I turned the thing upside down to dry and stared at it.  Like the Pier One Import commercial, the stupid thing seemed to speak to me.

“Stacey, I have so many stories to tell you.  I have been in your life for so long – just sitting and observing.  I watched as your Dad received news about the death of his Dad… I watched as your parents received news about the birth of their first grand-daughter, Megan, then JJ, then Ben, then Katya, and then David.  I watched as your Mom and Dad celebrated with their friends during summer swims, Thanksgiving, Christmas, Easter, and Valentine’s Day.  When we moved to the condo I was moved to the bedroom where I saw as your Dad rose in the morning and retired at night.  I watched as your Mom nursed him back to health from pneumonia, from his stroke, from his hip surgery, and then throughout his Parkinson’s.  I was there, Stacey.  I am a part of their lives.  Finally, I watched as your Dad took his final breath.  I was with you – and I’m with you now.”

Okay – so the Pier One Import commercial may not have their things speaking exactly that intimately – but, crap, that ugly blue bowl suddenly became important to me.  It got to me.  It is staring at me right now as it dries upside down in the sink.

What do I do with it?  How can I dispose of this “treasure” that Mom loved so much?  It’s big and it’s blue!!!!  For Heaven’s sake.  Do I put it beside the samovar – or the type-writer or Dad’s straw hat?

Good grief.

I am larger than a bread – basket but smaller than a piano.

I am sometimes blue with grief and sometimes red with anger.

My main role in this family is “Mom” and to my husband I am “wife”.

I have a heart larger than life and a memory shorter than a snail is fast.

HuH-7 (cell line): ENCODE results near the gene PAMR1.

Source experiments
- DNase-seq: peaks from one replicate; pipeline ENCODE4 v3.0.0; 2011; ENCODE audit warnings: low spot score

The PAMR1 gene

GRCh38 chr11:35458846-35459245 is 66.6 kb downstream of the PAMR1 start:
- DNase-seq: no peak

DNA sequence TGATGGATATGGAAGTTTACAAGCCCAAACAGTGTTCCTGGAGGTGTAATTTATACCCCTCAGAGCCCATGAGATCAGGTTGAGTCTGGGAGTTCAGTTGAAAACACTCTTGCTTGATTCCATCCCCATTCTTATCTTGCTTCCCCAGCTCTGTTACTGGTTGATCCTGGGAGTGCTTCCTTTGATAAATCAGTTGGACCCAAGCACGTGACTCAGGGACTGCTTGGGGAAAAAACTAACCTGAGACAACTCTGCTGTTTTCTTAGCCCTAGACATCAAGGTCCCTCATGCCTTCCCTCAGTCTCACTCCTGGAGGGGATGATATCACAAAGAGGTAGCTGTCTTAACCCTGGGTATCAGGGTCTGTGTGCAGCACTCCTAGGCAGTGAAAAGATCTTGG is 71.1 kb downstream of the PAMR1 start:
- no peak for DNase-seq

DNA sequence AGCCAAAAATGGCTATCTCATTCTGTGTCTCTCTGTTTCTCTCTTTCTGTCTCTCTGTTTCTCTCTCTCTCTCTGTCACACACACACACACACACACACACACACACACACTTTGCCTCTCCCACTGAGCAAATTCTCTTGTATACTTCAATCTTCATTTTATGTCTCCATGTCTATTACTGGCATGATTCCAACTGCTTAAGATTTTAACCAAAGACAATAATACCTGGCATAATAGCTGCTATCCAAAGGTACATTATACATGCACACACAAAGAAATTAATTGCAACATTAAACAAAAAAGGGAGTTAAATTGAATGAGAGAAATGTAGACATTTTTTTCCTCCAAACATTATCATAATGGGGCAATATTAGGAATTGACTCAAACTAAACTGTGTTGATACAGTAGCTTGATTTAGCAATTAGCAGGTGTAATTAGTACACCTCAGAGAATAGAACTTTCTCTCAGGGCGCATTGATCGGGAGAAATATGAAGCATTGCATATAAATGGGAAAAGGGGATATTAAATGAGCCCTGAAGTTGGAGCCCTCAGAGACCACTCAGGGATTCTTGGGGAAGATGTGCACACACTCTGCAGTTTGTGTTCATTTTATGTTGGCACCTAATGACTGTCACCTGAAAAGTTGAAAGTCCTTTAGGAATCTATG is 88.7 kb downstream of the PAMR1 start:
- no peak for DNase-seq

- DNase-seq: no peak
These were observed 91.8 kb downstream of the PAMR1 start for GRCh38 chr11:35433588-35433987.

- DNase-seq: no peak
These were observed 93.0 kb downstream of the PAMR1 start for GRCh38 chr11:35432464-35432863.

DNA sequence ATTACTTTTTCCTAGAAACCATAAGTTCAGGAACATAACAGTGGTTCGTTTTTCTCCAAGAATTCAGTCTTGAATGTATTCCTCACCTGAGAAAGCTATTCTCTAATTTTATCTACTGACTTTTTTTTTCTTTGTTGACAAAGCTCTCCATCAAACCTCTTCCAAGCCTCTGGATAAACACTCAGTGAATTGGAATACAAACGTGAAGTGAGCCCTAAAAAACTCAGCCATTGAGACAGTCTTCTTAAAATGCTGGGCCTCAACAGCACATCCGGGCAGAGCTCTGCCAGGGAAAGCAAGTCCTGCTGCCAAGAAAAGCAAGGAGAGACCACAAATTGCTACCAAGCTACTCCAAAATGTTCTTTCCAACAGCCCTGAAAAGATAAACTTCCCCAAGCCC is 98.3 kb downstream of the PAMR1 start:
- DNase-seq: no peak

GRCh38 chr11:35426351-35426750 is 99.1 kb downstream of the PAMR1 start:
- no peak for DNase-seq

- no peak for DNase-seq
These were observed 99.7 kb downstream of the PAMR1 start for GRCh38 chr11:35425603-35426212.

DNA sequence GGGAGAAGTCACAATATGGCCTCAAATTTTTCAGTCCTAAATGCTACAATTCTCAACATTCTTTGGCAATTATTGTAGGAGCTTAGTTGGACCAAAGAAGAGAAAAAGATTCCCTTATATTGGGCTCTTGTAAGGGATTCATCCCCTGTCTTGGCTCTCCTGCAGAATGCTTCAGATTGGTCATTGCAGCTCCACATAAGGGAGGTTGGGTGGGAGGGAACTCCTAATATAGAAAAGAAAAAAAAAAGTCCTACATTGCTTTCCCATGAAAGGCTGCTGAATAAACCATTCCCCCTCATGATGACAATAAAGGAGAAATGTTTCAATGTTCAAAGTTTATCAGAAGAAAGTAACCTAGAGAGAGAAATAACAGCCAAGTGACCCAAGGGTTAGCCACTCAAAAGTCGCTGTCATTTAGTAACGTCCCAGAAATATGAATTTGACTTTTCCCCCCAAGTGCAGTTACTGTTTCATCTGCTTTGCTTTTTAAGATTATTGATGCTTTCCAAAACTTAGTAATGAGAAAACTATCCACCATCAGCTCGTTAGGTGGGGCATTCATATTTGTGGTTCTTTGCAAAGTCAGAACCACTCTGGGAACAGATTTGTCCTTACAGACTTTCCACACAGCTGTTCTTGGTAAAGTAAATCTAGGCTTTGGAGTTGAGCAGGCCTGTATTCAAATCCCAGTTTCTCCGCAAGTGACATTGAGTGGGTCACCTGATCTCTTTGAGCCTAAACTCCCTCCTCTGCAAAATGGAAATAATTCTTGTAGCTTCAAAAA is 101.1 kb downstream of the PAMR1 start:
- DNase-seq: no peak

What am I?

…A sucker for sentiment.

Categories: Life After Dad | Tags: , , , , , , , , , , , , , , , , | 6 Comments

What are you worried about?

Stacey:  Dad, you should read some of the facebook messages my students sent me.

Dad:  Oh?

Stacey:  Yeah – I am flattered.  But humbled.

Dad:  Did you kick these kids out of class?

Stacey:  Maybe.  But they came around.

Dad:  So – what do you suppose made the difference?

Stacey:  Faith.  I had faith in them – like you and Mom had faith in me.   Dad, everyone needs a cheer-leader.

Dad:  I hope your Mother and I were your cheer-leaders.

Stacey:  Seriously, Dad?  Anything I wanted to do – you supported… eventually.

Dad:  Your mother was much better at it than I was…

Stacey:  She was a softer sell, Dad.  You had to hold the purse strings and I had an expensive diet!

Dad:  You sure did! And your mother was often upset that I didn’t let you do more.

Stacey:  I think you taught me the reality of life, though, Dad.  Sometimes it was good that you said, “no”.

Dad:  Your mother didn’t think so.

Stacey:  No, but if you didn’t say no I would have had to support you in your old age – and as it turns out – you remained very independent.

Dad:  Well, I tried.

Stacey:  Dad, I really appreciate that you were never a burden to me.  You were   wise beyond your years – grin –

Dad:  How do your students manage without parents?

Stacey:  They adopt me – and essentially because I have you – they adopt you too.  They love it when you come to speak – or attend on Remembrance Day, Dad.  They missed Mom this year – – and I guess you won’t be here this year either.

Dad:  Well, no.  But, Stacey, you know what to do.

Stacey:  I have lots of stories to tell, Dad.  Maybe I’ll tell one or two of your stories.

Dad:  Do you think they’ll fall asleep?

Stacey:  Dad!  Of course not – unless it’s a story that I wrote on your behalf.

Dad:  Well, in any case, as much as I like talking to you – you need to go.. and get ready for tomorrow.

Stacey:  I’m ready. I was born ready, Dad.

Dad:  Ha – Will you sleep?

Stacey:  No.  But that’s okay – I’ll sleep tomorrow night.

Dad:  What are you worried about?

Stacey:  I don’t know.  It’s just different this year.   You aren’t here.

Dad:  Stacey – I’m here.  You can talk to me any time you like.

Stacey:  Dad, people will think I’m crazy.

Dad:  So?

Stacey:  So – – well, I guess I’m talking to you now…

Dad:  Good luck tomorrow, Stacey.  TTFN